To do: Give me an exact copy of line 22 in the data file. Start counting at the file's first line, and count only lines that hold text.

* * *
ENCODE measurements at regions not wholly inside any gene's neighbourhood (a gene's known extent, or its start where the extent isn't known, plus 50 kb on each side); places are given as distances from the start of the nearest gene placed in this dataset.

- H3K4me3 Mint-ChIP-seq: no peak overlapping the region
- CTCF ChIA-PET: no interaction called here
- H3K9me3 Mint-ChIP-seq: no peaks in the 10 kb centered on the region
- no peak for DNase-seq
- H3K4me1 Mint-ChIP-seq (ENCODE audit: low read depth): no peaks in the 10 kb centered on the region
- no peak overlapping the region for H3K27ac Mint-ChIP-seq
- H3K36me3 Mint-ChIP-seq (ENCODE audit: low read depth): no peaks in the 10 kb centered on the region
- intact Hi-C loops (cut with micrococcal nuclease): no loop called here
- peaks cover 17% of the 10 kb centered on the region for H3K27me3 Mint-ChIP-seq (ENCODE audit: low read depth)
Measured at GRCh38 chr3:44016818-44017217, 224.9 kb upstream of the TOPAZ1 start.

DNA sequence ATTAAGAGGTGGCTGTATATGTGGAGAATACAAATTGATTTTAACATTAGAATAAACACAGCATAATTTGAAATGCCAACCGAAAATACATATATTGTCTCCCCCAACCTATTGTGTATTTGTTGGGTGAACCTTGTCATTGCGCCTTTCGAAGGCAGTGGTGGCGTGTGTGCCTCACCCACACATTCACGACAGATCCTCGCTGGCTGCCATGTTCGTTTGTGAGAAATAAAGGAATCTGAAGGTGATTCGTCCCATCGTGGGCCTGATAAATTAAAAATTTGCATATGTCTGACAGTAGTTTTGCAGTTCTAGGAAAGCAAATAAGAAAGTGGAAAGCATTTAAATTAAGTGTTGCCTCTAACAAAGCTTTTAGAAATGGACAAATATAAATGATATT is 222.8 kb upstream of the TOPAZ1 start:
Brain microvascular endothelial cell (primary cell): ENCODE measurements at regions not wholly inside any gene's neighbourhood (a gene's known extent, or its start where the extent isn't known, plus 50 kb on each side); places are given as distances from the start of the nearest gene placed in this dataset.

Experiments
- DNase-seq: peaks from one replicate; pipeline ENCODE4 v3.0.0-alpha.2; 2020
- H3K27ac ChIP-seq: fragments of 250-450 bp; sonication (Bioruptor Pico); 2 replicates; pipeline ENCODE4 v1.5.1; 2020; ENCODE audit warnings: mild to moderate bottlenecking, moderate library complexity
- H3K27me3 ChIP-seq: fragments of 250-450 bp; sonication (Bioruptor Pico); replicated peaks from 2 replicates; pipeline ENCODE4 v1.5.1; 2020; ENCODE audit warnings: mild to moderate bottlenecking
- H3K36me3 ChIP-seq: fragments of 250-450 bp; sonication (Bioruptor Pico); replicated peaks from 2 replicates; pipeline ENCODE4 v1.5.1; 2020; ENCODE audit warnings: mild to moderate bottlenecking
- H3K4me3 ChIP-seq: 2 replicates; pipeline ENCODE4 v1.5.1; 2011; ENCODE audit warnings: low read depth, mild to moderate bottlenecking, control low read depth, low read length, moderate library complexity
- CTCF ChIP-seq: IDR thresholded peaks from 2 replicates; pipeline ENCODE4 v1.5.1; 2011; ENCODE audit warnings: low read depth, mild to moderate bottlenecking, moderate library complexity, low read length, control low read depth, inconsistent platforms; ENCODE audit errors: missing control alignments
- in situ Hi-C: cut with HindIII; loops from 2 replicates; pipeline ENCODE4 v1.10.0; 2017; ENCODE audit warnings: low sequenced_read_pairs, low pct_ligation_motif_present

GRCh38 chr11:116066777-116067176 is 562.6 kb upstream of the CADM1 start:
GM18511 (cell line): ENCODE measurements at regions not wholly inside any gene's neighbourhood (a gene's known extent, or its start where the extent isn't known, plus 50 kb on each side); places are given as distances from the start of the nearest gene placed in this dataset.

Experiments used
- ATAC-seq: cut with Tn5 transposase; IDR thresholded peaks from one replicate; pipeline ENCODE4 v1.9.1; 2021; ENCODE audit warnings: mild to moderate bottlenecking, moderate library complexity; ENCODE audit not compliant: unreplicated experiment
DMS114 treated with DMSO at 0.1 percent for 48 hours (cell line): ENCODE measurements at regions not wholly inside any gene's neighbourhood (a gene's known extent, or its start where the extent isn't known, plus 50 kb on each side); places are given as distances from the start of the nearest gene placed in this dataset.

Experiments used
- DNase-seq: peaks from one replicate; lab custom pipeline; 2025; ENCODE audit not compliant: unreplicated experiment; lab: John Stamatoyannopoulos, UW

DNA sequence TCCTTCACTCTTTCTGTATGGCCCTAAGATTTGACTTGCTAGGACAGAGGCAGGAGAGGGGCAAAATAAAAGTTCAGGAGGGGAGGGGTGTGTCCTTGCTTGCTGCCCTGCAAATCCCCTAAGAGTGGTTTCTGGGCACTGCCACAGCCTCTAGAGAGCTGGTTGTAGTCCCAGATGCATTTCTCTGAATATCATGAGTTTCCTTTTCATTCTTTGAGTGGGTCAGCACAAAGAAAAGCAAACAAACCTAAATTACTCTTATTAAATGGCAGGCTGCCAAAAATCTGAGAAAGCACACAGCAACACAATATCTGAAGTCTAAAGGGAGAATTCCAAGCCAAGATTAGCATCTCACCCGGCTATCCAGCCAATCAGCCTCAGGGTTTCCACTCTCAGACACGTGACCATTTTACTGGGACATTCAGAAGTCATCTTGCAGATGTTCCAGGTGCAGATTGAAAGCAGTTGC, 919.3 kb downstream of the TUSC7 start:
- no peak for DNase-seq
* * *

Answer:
GRCh38 chr11:116066777-116067176 is 562.6 kb upstream of the CADM1 start: